Small-town politics

photo courtesy of metro.co.uk

The Casual Vacancy, by J.K. Rowling. Little, Brown, 503 pp. $35.

In her adult, non-wizarding debut, literary giant J.K. Rowling takes readers to the small parish town of Pagford, where a well-known member of the parish council, Barry Fairbrother, has just died.

Fairbrother, both loved and hated by his fellow parishoners, left behind a wife, Mary, and four children: Fergus, twins Niamh and Siobhan, and Declan.

He left behind friends in all areas of the town, most notably Colin “Cubby” Wall, the principal at the prestigious St. Thomas school, Parminder Jawanda, the foreign-born doctor married to the “most gorgeous man in Pagford” and the entire rowing team at the school, which he coached.

Left with a gaping hole in their seemingly well-oiled cog of a town, the other parishioners of Pagford must now find a way to go about their daily lives. Cubby must learn to handle his ill-behaving son, Stuart, or “Fats.”

Fats’ friend Andrew, or “Arf,” must stand up to his abusive father, Simon, and his passive mother, Ruth, while soliciting the attention of the beautiful Gaia Bawden.

Krystal Wheedon, a member of the rowing team and Fairbrother’s “pet” student, must find a way to fit into her school, and her town, while also caring for her young brother, Robbie, and her heroin-addicted mother, Terri.

Robbie’s social worker, Kay, must convince Terri to walk away from her vice and allow her addiction to heal, so that Robbie does not have to be taken away like her other children.

Kay’s boyfriend, Gavin, must either break up with Kay or learn to live with her and her daughter, Gaia.

And, in addition to the upheaval that a simple death brings to the town, there is the small matter of Fairbrother’s chair on the Pagford Parish Council, now identified as a “casual vacancy.”

The vacancy must be filled, and several parishioners have submitted their papers to be considered for election.

The problem is that this seat holds power. Fairbrother was fond of the Fields, the neighborhood between Pagford and Yarvil, the closest town. He grew up there. Others on the council, those who consider themselves full-blooded Pagford, want the Fields to be released to Yarvil, for them to deal with. It was, after all, their project.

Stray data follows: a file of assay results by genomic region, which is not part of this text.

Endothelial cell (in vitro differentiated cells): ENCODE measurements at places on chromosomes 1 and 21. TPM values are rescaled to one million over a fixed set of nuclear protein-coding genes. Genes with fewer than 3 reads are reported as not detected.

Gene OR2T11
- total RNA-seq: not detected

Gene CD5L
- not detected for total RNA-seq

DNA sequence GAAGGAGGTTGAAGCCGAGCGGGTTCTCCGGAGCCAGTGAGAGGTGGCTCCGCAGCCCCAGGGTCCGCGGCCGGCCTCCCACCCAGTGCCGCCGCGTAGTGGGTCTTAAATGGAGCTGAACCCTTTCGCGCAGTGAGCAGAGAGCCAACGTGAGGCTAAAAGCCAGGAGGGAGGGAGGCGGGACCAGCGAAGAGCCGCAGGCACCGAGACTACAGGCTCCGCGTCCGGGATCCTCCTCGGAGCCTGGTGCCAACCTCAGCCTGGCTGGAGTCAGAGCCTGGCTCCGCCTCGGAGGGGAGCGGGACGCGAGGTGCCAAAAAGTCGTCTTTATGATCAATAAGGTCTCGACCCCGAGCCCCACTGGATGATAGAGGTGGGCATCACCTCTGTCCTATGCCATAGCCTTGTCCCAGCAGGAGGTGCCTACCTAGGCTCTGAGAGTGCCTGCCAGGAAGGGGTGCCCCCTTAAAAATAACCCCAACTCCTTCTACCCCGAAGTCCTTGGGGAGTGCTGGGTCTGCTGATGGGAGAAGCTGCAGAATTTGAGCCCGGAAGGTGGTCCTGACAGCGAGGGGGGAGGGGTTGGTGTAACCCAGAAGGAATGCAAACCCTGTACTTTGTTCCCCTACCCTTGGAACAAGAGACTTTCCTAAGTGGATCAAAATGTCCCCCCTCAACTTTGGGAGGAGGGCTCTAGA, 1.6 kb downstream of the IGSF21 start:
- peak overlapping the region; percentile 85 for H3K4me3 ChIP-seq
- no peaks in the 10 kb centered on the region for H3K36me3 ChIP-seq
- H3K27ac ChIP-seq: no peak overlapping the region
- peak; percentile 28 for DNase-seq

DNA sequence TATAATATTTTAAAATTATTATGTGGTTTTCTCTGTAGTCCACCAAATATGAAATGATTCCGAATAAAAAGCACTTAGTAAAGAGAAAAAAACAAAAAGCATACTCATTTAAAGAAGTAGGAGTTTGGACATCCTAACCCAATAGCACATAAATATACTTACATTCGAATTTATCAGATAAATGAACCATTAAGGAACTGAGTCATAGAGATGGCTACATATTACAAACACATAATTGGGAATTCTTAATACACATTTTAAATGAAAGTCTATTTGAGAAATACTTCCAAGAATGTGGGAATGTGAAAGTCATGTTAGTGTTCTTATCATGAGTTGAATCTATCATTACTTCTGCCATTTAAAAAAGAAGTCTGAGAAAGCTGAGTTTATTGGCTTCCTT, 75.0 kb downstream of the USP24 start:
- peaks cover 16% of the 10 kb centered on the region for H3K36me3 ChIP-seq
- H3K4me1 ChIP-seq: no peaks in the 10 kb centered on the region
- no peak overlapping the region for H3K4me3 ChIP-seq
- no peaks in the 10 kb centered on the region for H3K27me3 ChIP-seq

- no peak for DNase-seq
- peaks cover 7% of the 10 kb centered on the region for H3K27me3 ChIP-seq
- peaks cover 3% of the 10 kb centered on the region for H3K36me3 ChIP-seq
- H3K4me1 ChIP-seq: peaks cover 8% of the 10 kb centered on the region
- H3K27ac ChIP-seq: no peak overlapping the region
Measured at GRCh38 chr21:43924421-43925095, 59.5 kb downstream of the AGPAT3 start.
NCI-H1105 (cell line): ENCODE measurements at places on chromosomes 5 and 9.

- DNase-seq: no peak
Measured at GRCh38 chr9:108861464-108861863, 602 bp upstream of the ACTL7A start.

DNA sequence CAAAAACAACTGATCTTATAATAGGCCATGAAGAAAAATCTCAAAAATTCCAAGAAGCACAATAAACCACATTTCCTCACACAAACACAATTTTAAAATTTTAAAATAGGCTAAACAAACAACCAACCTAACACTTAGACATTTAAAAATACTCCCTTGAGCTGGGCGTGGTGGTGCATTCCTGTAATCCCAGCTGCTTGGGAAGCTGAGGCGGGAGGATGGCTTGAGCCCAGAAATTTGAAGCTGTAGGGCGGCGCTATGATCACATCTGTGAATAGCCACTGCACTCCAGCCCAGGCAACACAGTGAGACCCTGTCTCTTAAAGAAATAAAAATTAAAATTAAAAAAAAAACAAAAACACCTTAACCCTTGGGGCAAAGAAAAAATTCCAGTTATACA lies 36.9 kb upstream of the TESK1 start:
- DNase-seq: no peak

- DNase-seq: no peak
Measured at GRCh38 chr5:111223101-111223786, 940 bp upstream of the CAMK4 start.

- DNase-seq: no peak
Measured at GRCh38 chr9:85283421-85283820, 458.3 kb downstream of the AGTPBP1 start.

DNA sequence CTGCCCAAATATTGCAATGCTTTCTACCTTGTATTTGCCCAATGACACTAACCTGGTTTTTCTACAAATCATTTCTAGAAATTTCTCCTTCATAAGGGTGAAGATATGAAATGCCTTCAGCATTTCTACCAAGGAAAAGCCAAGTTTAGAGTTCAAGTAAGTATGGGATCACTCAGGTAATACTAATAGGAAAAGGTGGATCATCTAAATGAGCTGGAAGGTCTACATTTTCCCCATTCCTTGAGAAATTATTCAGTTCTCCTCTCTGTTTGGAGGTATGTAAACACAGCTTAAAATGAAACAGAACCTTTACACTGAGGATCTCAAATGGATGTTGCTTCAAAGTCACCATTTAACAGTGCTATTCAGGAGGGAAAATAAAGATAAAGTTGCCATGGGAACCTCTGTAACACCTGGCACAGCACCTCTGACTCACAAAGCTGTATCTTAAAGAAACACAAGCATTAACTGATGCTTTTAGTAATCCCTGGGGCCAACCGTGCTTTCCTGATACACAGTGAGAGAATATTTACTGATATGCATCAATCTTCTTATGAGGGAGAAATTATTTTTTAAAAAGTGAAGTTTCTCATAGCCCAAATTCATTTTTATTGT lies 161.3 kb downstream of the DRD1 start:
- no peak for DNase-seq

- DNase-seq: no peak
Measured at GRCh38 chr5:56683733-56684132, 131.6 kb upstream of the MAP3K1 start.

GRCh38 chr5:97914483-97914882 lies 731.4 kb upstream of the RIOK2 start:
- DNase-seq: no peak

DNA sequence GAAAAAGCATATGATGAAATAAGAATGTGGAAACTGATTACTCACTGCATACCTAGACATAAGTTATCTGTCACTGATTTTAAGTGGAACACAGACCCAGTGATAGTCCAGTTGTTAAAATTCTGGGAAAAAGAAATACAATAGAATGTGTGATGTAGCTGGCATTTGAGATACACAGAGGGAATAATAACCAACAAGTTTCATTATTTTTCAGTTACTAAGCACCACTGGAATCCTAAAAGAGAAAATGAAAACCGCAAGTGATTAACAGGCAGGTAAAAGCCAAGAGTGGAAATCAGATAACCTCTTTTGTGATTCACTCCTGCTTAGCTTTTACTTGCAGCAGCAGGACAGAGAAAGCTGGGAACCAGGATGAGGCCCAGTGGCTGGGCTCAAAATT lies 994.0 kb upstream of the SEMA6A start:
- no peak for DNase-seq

Cubby Wall wants to continue his friend’s legacy; he feels it is his duty.

Miles Mollison, despite the current stress of his home life, feels that a seat on the Pagford Parish Council will help bolster his name and status. His wife, Samantha, does not approve.

Howard Mollison, Miles’ father, is already on the council, and is ready to help his son, in any way needed, to achieve this goal. His wife, Shirley, is all for it, as it will not only help her own name, but it will also further annoy her daughter-in-law.

Simon Price would also like to run, as long as his son, Andrew, can keep his mouth shut about what happens within the walls of his own, hard-earned home.

Whispers are the main form of communication in this small town, and news inevitably travels fast. But the damage is done, and the seat must be filled.

Advertisements

About katepadilla

I write for the Spencer Daily Reporter in Spencer, Iowa. I keep blogs lifebythebooks, Save Me, San Francisco, and Beauty and Beast Buy a House. I'm also hard at work writing a short story collection inspired by the music of Train.

2 responses to “Small-town politics”

What did you think?

Fill in your details below or click an icon to log in:

WordPress.com Logo

You are commenting using your WordPress.com account. Log Out / Change )

Twitter picture

You are commenting using your Twitter account. Log Out / Change )

Facebook photo

You are commenting using your Facebook account. Log Out / Change )

Google+ photo

You are commenting using your Google+ account. Log Out / Change )

Connecting to %s

%d bloggers like this: